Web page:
Written by Ann Gibson for Matcha in partnership with OrthoCarolina
Charlotteans take pride in their sunny, warm winters and easy access to the outdoors almost 365 days a year. But short-sleeve and jacket weather in Charlotte doesn’t mean snow sports are out of reach. A day trip to the mountains of western North Carolina is all it takes to find the white stuff.
The peaks of the Blue Ridge Mountains and Smoky Mountains usually get their first dusting of snow before Thanksgiving. Wintry precipitation picks up in December, with consistent snowpack blanketing the balds and forest trails from the holidays through spring thaw in March. This three-month window is prime time to pull out the snowshoes or cross-country skis and hit the High Country trails.
Seasoned snow lovers know to tune up their gear in late fall and have provisions on standby for big snow events. At the highest elevations where snow lingers even on warmer days, there’s no need to wait. You can play in the snow all day and return to the Queen City by sunset for a pint of beer on the patio outside your favorite craft brewery. And, if you don’t have your own snowshoes or skis, there’s plenty of mountain outfitters ready to set you up. Choose one of these top Southern destinations for your next snowshoeing or cross-country skiing adventure.
By offering free snowshoe rentals, the town of Beech Mountain has inspired more people to use its famous Emerald Outback mountain bike trail system year-round. There are more than 30 miles of trails, and a good portion of them are above 5,000 feet of elevation, so you’ll enjoy reliably snowy conditions. Pick up your equipment at the Buckeye Recreation Center, and then warm up with a beginner to intermediate 1.5-mile loop on the Red Fox/Arrowhead Trails. Cover more distance on the beginner-friendly Oz Forest Run to Wizard’s Way, and when you’re ready to push your limits tackle the Southern Ridge Trail to enjoy stunning views over the Elk River Valley.
Just outside the Town of Banner Elk, Sugar Mountain Ski Resort offers one-hour, guided snowshoe tours. Adult tours for ages 12 and up and kids tours for ages 8-11 are an ideal way to try the sport for the first time. Plus, equipment rental is included.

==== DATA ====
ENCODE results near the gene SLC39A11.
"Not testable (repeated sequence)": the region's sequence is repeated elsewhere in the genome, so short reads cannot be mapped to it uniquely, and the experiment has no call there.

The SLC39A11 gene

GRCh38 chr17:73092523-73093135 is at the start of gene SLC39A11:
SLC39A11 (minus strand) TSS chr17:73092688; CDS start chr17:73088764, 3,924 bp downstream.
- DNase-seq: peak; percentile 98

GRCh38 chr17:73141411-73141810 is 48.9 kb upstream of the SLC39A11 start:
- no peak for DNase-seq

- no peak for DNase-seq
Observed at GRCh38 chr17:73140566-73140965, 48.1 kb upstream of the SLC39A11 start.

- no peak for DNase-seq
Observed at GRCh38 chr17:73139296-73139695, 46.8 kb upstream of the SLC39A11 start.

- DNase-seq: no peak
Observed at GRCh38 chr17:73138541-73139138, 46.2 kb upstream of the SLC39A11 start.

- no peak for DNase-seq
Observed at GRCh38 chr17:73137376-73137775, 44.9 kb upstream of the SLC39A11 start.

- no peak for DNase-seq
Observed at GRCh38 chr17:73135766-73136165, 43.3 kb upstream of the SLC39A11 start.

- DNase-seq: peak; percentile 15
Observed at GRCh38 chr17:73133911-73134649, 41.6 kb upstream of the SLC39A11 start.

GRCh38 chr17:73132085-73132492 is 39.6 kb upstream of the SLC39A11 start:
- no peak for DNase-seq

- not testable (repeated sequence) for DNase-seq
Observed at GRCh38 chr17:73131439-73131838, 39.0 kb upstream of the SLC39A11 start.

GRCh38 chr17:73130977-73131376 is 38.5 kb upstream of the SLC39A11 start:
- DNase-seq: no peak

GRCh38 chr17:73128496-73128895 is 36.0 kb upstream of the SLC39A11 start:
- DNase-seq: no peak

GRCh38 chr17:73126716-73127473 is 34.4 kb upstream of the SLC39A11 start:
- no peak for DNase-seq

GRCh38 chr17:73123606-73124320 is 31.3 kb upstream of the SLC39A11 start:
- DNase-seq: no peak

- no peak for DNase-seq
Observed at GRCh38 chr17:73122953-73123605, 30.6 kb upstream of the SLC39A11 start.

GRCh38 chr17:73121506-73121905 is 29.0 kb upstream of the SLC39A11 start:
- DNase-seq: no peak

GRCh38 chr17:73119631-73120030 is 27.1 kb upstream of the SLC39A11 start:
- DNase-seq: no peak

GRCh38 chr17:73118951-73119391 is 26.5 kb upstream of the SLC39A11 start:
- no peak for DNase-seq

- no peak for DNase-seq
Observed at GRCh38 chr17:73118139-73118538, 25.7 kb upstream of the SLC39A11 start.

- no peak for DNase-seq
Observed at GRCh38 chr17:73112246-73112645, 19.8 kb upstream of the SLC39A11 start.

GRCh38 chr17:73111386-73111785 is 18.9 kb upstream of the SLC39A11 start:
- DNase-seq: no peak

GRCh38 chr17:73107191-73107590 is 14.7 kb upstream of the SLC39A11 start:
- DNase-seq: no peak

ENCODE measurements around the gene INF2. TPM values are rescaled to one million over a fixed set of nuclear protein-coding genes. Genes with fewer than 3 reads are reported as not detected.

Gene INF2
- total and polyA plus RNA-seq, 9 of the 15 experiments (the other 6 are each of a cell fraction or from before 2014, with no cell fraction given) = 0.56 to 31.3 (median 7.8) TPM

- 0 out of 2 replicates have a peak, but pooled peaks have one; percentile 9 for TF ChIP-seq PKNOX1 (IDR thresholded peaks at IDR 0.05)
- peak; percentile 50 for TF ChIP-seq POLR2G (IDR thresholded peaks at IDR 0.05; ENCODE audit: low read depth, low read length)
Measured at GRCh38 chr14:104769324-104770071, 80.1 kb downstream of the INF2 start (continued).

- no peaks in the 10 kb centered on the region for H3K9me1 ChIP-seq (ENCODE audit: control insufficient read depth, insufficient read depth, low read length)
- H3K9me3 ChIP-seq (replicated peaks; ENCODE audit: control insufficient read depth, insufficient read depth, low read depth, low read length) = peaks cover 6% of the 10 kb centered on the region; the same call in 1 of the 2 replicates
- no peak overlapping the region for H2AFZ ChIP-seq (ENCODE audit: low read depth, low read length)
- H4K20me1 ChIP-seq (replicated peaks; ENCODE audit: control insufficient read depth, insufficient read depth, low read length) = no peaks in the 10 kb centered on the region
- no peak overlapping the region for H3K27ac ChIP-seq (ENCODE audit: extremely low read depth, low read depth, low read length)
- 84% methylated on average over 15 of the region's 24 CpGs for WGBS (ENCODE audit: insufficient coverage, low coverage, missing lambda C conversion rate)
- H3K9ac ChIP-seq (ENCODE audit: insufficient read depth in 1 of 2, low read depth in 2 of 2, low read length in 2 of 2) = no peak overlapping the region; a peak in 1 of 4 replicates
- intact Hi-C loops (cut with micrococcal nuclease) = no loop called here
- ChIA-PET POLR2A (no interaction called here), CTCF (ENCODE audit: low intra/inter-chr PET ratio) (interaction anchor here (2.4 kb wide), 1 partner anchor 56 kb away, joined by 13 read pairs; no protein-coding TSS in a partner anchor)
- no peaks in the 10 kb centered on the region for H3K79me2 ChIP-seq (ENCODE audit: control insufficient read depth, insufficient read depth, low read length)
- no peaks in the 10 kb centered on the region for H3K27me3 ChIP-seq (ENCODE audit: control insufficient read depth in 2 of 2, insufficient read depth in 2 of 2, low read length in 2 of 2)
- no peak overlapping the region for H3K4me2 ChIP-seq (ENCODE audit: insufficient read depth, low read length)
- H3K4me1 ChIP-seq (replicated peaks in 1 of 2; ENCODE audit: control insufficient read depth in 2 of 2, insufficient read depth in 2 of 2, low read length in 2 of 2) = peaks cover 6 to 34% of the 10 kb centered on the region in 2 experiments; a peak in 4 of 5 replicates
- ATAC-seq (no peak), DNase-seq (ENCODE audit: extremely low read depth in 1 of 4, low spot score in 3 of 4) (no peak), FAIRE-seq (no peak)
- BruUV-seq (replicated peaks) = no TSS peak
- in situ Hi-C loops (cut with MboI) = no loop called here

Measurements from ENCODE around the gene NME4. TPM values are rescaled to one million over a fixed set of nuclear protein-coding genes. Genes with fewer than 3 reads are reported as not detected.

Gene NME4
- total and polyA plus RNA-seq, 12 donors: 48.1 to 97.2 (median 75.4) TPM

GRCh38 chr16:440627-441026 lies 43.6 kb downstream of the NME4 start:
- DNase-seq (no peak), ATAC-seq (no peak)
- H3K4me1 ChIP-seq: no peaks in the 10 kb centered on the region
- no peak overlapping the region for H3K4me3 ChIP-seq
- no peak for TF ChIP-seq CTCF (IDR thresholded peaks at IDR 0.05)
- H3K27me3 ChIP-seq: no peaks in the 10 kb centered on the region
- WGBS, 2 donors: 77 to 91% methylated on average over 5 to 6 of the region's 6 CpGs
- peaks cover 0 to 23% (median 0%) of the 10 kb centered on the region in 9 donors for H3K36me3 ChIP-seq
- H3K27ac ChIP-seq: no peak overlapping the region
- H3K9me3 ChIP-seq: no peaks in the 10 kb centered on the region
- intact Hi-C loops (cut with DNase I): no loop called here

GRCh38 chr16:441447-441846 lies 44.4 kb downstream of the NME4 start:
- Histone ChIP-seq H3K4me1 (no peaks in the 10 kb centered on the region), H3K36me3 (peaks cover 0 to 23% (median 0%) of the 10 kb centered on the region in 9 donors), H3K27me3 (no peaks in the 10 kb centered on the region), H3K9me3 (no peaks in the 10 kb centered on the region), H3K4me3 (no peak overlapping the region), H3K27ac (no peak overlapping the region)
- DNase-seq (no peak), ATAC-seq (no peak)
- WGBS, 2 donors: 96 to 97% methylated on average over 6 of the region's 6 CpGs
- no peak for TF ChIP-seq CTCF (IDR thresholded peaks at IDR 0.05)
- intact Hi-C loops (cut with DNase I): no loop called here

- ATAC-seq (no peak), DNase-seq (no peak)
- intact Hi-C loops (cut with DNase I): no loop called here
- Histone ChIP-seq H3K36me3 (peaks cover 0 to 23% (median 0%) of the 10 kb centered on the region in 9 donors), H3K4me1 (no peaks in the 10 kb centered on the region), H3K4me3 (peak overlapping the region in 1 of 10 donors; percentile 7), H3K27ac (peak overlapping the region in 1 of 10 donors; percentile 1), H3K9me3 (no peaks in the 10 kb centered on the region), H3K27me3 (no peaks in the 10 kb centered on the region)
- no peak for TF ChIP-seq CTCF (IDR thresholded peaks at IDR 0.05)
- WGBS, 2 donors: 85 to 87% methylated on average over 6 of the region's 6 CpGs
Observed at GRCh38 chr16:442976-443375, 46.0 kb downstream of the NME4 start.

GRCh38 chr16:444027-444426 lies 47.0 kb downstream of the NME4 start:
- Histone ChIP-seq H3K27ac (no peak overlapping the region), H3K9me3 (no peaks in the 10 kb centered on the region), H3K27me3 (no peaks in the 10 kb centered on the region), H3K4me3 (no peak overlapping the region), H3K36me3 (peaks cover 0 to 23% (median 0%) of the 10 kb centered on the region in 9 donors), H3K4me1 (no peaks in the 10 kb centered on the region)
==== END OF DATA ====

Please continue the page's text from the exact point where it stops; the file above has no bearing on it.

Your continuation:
Elk Knob State Park
One of North Carolina’s newest parks is also one of the highest, making for some of the best snowsports conditions in the state. Elk Knob State Park keeps the gates open when storms hit just so snowshoers and cross-country skiers can access the trail network. Loop and out-and-back trails of one to four miles are short enough for beginners and can be combined to challenge experienced athletes.
The Appalachian Trail straddles the North Carolina/Tennessee border along a stretch of treeless balds, opening up views across both states in every direction. Due to the elevation and dramatic exposure, expect low temperatures and high winds. Start at Carvers Gap for a 5.1-mile out and back trek across Round, Jane, and Grassy Ridge Balds. For a bigger challenge, keep going to Little Mountain and Big Hump Mountain for continuous climbs and descents over 19 miles.
Other equally scenic but easier options beginning in Carvers Gap start out in thick spruce forest. It’s a 2.4-mile journey on the Cloudland Trail to Roan High Bluff and another two miles to Roan High Knob. Along the way, stop to take in the haunting remains of the Cloudland Hotel, a 19th-century resort built by a Union general.
Blue Ridge Parkway
The Blue Ridge Parkway, the nation’s longest linear park, is an ideal place to make tracks when the snow falls. One of the best sections for cross-country skiing, near Grandfather Mountain, closes to vehicle traffic when snow covers the road. Jump on the Blue Ridge Parkway outside Blowing Rock at milepost 305.1 and ski or snowshoe toward the Linn Cove Viaduct for spectacular views across the valley. Closer to Blowing Rock Moses Cone Memorial Park has 25 miles of carriage trails that are perfect for beginners and families with young children, and Bass Lake in downtown Blowing Rock is an easy 0.8-mile loop along the frozen pond.
A flat, three-mile loop trail around the Parkway’s largest lake, Price Lake, is another easy option that’s close to Blowing Rock. In nearby Boone, a paved greenway runs from one end of town to the other for just under four miles of uninterrupted skiing and snowshoeing. For one of the most challenging climbs in the area, exit the Blue Ridge Parkway at milepost 349.9 to climb to Mount Mitchell. Reaching an elevation of 6,684 feet, it’s the highest peak east of the Mississippi.
Great Smoky Mountains National Park
When a rainy mist shrouds the lowest elevations of the Smokies, deep snow is typically falling 6,000 feet up at Newfound Gap. Take Highway 441, which bisects the park from Gatlinburg to Cherokee, and climb to Clingmans Dome Road (closed from December through March), for a 15-mile out and back snowshoe or ski trek on the unplowed roadway.
Farther north on the Appalachian Trail into Virginia, one of the most dramatic winter landscapes awaits hearty cross-country skiers and snowshoers at Grayson Highlands State Park. The park’s unique microclimate dumps up to six feet of snow on 500 miles of trails that run across the landscape, providing a new adventure every time you visit.
Written by Ann Gibson for Matcha in partnership with OrthoCarolina.
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